Japan’s Aging Population Problem Is So Dire That a Diaper Company Will Stop Making Diapers for Babies

By: Lauren | Published: Apr 21, 2024

Most parents will use about 3,000 diapers during their baby’s first year of life, and over 140 million babies are born every year around the world. So, one might think that infant diapers would be a fantastic investment. 

However, two corporations in Japan have completely stopped making diapers for infants. Not only because so few children are being born, but also because they’ve realized the elderly population is a much better market.

Japan’s Significant Decrease in Births

Japan hit a record low in 2023 with only 758,631 births. The nation has been breaking its own record for the smallest number of births every year for the past eight years. In fact, last year, about half as many babies were born in Japan as 30 years prior in 1983

An infant in a diaper sits on a blanket and smiles at the camera/An elderly man smiles at the camera in his kitchen

Source: Freepik/Freepik

With such a significant decrease in the number of new babies, three are two important questions to answer. First, why are there so many fewer infants being born in Japan? And second, what does this mean for the future of the nation?


The Young Japanese Population Isn’t Having Children

One of the main reasons the young Japanese population has decided not to have children is that they want to focus on their careers. Many argue that Japanese corporate culture is not conducive to starting a family, and 20- or 30-somethings simply don’t want to give up their professions to do so. 

Several Japanese businesspeople standing in a line and smiling

Source: Depositphotos

The second reason is that the cost of living in Japan has risen significantly over the past years. Many citizens worry that they won’t be able to afford to have and care for children as their parents could. 

Meanwhile, the Elderly Population of Japan Is Increasing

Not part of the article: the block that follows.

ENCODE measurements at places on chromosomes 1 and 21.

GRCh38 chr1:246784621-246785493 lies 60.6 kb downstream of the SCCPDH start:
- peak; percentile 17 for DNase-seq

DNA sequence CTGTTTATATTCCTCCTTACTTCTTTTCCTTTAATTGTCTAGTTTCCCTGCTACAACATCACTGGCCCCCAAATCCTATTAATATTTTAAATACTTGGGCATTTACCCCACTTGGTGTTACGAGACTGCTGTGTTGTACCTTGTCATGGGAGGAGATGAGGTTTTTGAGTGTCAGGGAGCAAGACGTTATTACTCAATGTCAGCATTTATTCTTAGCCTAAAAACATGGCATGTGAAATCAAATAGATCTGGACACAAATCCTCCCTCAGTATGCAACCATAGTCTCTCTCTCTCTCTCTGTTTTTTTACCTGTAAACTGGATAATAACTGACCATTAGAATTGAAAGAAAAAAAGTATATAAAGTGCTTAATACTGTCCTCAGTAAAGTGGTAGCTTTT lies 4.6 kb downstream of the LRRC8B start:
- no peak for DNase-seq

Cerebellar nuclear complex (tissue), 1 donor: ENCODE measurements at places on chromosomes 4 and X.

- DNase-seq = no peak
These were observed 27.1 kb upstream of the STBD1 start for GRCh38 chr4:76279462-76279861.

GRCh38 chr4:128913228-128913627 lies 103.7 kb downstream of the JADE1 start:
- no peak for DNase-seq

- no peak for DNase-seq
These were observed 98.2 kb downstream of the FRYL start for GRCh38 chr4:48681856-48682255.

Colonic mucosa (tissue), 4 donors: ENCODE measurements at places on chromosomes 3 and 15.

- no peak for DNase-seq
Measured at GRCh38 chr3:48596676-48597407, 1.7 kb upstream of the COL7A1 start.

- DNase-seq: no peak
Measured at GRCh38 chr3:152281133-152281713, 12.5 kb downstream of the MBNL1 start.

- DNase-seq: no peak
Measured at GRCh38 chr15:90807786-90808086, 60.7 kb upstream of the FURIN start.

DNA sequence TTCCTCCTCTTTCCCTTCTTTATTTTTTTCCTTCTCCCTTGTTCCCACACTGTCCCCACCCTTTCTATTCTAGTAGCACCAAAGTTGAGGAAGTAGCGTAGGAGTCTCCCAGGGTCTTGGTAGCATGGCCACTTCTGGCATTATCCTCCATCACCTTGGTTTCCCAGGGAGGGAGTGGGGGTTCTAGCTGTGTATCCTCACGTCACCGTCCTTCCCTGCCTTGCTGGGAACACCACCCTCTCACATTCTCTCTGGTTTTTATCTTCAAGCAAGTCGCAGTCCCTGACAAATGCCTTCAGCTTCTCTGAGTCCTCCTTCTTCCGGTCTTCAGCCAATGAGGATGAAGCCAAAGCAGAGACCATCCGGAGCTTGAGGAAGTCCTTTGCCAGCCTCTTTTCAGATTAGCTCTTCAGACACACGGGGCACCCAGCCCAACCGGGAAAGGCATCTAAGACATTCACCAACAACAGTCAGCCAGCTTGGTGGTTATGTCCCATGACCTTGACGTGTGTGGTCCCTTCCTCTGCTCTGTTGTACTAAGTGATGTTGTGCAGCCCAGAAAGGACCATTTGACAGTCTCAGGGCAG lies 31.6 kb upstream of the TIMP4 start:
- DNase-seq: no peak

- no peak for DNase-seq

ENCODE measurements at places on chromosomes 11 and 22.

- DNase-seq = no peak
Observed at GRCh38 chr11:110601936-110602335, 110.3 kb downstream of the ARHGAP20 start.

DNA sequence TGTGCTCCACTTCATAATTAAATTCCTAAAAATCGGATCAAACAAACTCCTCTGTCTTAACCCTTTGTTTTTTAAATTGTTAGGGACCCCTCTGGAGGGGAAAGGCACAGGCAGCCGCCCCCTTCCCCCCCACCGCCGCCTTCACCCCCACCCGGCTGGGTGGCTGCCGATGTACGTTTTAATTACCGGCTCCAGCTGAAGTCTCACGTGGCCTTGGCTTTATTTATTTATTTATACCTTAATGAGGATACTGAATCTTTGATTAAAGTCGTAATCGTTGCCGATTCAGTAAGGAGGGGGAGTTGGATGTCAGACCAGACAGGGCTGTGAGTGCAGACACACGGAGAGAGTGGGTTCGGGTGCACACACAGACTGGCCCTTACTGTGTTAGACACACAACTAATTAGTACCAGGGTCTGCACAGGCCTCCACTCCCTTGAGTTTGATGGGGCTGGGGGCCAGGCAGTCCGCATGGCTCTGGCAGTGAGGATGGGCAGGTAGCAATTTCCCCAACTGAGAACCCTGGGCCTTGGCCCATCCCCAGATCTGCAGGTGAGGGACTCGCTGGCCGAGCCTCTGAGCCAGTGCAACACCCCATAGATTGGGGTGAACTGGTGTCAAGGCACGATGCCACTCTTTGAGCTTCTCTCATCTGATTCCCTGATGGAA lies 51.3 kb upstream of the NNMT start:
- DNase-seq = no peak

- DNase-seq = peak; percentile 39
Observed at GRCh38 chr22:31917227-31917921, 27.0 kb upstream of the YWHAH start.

Simultaneously, the number of Japanese residents over the age of 65 has been significantly increasing over the last few years.

An elderly Japanese woman looks directly at the camera

Source: iStock

As of 2023, one in every ten people in Japan is over the age of 80, and 29.1% of the entire population is over 65. According to the UN, Japan has the world’s oldest population, and coupled with the increasingly low birth rates, this could lead to some serious problems for the country’s economy within the next few years. 

Changes Are Already Happening in Japan’s Economy

In fact, changes are already occurring within Japan’s economy due to decreasing birth rates and an increasing elderly population. Two giant corporations have completely stopped making infant diapers. 

Photograph of the exterior of the office buildings of Oji Holdings Paper in Japan

Source: Shutterstock

Japan’s largest diaper producer, Unicharm Crop., stopped manufacturing infant diapers in 2012, and Oji Holdings just announced at the end of March 2024 that it will no longer be producing the necessary product either. 

Re-Evaluating the Market

According to a statement released by Oji Holdings, “The Group aims to transform its business portfolio by concentrating investments on businesses with high profitability and growth potential in order to increase corporate value. The current termination of the domestic disposable diaper business for children is based on this strategy.”

Photograph of several of Unicharm’s products on a shelf in Japan/Logo for Unicharm Corp. in blue and orange

Source: Unicharm.co.jp/Wikipedia

But these companies haven’t completely abandoned diapers; they’ve simply stopped making them for infants and started making them for the elderly. 


Adult Diaper Sales Are on the Rise